Many would be surprised to know that the Holy See maintains two observatories — one at Castel Gandolfo, the pope’s summer residence outside Rome, and another on a mountaintop in Arizona.
The Catholic Church’s interest in astronomy dates back centuries, in part because Easter and other holy days are determined by the astronomical calendar. The first Vatican observatory was built in 1774, and the papacy built a number of others around Rome until the 1930s when proliferation of light pollution and air pollution hampered stargazing. That’s when the observatory was moved to Castel Gandolfo, although the same problems eventually arose in this spot 16 miles southeast of Rome.
Another Vatican observatory, called the Vatican Advanced Technology Telescope (VATT) opened in 1993 atop Mount Graham in southeastern Arizona. The project grew out of a partnership with the Steward Observatory at the University of Arizona.
A plaque inside the front door welcomes those who study the stars: “May whomever searches here night and day . . . use it joyfully with the help of God.”
The building itself looks like a modest, metal-sided townhouse, except for the silver dome on top that opens up to the heavens every evening. The telescope there is diminutive compared to the neighboring Large Binocular Telescope (LBT), but it was built with much of the same equipment as a prototype of sorts.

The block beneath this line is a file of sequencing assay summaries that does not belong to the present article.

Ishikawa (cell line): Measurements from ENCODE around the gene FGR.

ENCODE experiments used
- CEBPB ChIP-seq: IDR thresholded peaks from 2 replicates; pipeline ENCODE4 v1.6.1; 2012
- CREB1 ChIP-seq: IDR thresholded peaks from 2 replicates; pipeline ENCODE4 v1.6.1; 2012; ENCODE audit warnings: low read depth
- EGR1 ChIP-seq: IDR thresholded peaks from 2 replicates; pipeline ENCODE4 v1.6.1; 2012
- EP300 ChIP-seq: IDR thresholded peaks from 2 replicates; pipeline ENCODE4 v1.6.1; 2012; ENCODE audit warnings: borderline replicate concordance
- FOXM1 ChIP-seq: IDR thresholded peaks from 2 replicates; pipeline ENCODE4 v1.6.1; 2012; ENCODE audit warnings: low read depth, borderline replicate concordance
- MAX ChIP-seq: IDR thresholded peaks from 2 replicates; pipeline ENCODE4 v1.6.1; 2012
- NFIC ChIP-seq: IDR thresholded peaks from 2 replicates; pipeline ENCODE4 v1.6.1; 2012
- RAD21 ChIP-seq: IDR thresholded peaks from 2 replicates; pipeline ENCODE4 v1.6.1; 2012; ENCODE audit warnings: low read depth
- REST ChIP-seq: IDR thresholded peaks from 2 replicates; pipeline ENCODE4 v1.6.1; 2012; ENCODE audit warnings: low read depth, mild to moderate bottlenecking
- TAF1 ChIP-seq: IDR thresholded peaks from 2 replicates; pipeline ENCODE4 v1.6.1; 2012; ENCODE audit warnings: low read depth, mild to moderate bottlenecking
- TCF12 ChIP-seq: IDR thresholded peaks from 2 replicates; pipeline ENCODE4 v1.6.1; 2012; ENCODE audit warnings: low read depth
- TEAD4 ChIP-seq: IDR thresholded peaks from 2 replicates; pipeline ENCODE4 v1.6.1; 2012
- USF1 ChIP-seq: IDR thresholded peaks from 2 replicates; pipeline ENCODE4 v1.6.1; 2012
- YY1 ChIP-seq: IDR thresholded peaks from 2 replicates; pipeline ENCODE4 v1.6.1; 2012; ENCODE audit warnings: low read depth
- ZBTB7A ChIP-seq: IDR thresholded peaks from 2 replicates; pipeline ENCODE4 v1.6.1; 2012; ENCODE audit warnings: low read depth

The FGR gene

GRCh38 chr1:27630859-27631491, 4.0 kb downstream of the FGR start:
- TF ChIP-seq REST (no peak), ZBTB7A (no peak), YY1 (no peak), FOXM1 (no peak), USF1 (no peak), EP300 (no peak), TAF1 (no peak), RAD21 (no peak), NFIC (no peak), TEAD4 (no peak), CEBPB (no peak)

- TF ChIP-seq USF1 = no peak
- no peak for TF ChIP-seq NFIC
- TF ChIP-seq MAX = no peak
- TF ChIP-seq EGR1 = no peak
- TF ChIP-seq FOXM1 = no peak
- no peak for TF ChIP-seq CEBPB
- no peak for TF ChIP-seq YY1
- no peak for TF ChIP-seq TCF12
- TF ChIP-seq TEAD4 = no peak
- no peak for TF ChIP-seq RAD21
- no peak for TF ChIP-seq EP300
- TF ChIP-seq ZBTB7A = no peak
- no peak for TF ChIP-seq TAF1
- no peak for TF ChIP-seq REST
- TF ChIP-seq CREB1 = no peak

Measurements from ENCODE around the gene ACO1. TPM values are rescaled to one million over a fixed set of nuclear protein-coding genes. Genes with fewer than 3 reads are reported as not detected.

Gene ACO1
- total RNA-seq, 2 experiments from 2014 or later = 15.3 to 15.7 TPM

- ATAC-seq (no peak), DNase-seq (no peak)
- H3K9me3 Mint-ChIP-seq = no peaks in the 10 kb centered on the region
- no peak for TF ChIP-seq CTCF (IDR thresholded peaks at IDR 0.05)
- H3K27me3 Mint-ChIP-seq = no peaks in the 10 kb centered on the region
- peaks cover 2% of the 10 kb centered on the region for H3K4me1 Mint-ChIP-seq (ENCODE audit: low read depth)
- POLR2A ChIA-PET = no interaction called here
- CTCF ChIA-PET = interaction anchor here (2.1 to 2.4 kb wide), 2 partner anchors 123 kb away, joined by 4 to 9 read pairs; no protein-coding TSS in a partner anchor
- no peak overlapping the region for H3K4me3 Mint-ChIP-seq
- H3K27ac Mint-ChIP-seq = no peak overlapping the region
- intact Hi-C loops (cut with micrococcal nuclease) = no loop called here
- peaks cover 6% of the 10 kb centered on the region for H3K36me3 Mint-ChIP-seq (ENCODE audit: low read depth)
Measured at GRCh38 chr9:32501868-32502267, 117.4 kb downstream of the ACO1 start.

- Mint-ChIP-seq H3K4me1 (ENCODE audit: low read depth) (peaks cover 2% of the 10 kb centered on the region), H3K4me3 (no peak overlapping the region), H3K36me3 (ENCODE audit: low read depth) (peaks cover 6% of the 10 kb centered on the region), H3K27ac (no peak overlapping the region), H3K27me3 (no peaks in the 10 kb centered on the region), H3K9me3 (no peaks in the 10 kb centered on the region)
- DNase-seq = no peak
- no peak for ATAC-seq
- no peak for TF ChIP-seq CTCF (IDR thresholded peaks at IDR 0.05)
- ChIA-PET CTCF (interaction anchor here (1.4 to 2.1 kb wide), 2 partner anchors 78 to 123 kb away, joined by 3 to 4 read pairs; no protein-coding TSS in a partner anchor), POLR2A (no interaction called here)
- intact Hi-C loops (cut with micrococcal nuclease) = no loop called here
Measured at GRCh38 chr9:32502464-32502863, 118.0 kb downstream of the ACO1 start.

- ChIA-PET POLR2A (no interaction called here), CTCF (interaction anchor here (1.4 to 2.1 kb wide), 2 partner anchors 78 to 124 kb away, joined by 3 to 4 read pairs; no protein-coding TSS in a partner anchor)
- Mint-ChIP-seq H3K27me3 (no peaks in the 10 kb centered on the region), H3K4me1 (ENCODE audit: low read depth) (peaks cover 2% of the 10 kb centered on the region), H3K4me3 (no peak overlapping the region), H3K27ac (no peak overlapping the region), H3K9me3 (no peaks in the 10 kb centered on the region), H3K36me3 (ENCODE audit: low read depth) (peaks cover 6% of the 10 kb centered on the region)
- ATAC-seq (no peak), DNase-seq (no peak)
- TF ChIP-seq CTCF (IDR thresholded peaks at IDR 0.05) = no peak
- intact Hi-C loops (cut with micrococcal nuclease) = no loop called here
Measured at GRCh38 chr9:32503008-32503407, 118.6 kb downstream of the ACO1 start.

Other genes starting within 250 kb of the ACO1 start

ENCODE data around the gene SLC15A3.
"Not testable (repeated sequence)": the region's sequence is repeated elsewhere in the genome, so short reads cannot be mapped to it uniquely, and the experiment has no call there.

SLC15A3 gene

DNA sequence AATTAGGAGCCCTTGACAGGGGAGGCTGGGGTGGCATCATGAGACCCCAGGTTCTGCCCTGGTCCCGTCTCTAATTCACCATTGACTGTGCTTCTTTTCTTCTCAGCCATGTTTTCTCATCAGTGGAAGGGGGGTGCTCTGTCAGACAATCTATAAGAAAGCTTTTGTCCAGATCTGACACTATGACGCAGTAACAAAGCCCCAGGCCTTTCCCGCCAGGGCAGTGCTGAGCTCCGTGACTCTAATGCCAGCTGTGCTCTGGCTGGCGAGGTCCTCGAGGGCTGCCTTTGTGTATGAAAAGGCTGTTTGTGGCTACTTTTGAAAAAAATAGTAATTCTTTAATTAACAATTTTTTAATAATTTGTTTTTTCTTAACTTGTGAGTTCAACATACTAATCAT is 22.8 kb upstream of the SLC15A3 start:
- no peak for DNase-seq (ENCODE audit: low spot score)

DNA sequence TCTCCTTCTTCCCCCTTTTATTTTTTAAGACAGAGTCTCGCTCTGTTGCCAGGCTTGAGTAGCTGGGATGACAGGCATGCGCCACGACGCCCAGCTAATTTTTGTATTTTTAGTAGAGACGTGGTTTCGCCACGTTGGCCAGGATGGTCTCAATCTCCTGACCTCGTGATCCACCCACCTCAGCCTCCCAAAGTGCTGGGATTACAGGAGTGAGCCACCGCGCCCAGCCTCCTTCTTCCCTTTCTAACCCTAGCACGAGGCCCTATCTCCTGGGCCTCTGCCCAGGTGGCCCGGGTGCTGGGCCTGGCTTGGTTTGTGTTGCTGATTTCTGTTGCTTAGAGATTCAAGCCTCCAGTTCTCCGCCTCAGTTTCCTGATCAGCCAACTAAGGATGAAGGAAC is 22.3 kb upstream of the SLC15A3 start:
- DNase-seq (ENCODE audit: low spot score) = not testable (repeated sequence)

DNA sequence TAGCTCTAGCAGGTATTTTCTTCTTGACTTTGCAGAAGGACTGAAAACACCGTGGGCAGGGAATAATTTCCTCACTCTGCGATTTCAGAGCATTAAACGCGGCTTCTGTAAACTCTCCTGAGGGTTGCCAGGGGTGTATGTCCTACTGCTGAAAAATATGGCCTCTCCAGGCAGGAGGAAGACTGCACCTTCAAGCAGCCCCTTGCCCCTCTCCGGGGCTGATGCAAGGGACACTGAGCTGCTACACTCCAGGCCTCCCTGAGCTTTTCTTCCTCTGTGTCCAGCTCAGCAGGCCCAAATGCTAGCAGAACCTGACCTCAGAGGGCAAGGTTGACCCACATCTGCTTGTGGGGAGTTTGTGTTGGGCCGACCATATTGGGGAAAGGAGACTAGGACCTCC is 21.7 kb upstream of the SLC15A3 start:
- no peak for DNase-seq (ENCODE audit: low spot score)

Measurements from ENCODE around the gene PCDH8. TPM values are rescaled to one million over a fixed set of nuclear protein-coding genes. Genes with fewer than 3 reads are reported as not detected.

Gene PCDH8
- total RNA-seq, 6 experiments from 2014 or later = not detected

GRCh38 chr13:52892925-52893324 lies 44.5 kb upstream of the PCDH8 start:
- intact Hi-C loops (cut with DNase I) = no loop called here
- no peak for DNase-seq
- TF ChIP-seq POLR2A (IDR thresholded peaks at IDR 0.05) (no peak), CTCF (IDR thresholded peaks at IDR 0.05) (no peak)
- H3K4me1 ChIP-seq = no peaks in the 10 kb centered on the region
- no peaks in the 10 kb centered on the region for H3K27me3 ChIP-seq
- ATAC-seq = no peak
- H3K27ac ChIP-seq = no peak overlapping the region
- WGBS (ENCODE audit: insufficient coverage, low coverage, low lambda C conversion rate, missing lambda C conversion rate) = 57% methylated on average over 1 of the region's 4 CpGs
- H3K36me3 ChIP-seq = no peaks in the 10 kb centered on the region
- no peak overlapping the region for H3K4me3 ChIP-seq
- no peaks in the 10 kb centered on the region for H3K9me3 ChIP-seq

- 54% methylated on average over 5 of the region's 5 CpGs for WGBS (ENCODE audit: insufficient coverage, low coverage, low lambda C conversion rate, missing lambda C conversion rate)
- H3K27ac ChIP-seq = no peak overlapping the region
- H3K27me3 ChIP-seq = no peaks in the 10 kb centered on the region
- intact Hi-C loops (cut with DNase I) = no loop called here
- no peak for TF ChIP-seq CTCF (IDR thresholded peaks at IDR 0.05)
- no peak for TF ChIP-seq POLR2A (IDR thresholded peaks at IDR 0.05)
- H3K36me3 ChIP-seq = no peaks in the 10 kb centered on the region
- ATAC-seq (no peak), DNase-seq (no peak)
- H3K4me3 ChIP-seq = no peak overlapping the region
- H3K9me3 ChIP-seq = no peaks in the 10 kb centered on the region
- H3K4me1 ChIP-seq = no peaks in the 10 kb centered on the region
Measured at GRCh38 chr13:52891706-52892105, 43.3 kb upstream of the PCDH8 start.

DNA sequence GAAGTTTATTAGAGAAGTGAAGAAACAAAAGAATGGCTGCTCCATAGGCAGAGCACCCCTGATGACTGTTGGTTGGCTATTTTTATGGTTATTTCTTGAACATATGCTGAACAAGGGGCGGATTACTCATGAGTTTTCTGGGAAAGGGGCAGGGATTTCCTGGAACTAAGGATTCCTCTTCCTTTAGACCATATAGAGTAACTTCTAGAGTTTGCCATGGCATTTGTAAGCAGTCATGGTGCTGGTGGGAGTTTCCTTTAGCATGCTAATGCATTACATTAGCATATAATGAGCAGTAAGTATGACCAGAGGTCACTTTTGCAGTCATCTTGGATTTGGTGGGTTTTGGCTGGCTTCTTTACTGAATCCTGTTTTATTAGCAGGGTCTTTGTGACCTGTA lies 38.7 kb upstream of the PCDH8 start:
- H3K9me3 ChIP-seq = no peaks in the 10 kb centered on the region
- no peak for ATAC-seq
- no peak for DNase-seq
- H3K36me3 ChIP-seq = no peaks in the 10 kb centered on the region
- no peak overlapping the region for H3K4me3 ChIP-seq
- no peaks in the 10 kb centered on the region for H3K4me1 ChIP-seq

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Notre Dame astrophysicists often use the facility. On his trip last December, Peter Garnavich spent three nights at the VATT before shifting his research to the LBT. “On large telescopes you get small amounts of time, but with the VATT you can get a lot of time — and that’s exactly what you need with some projects.”
On the night I stayed at the VATT, Jon Stott, a Jesuit brother from Tucson, was looking at an open cluster of stars formed at roughly the same time that moves as a group around our galaxy. His particular interest was “a cluster that was noted over a hundred years ago but apparently has not been surveyed using modern [post-1950] telescopes. My hope is to see if there are any interesting or peculiar stars in it, which would become targets for follow-up studies.”
Stott’s work continues a long tradition of Jesuit astronomers, who not only run the Vatican observatories in Rome and Arizona but enjoy the honor of seeing more than 30 craters on the moon named after their colleagues.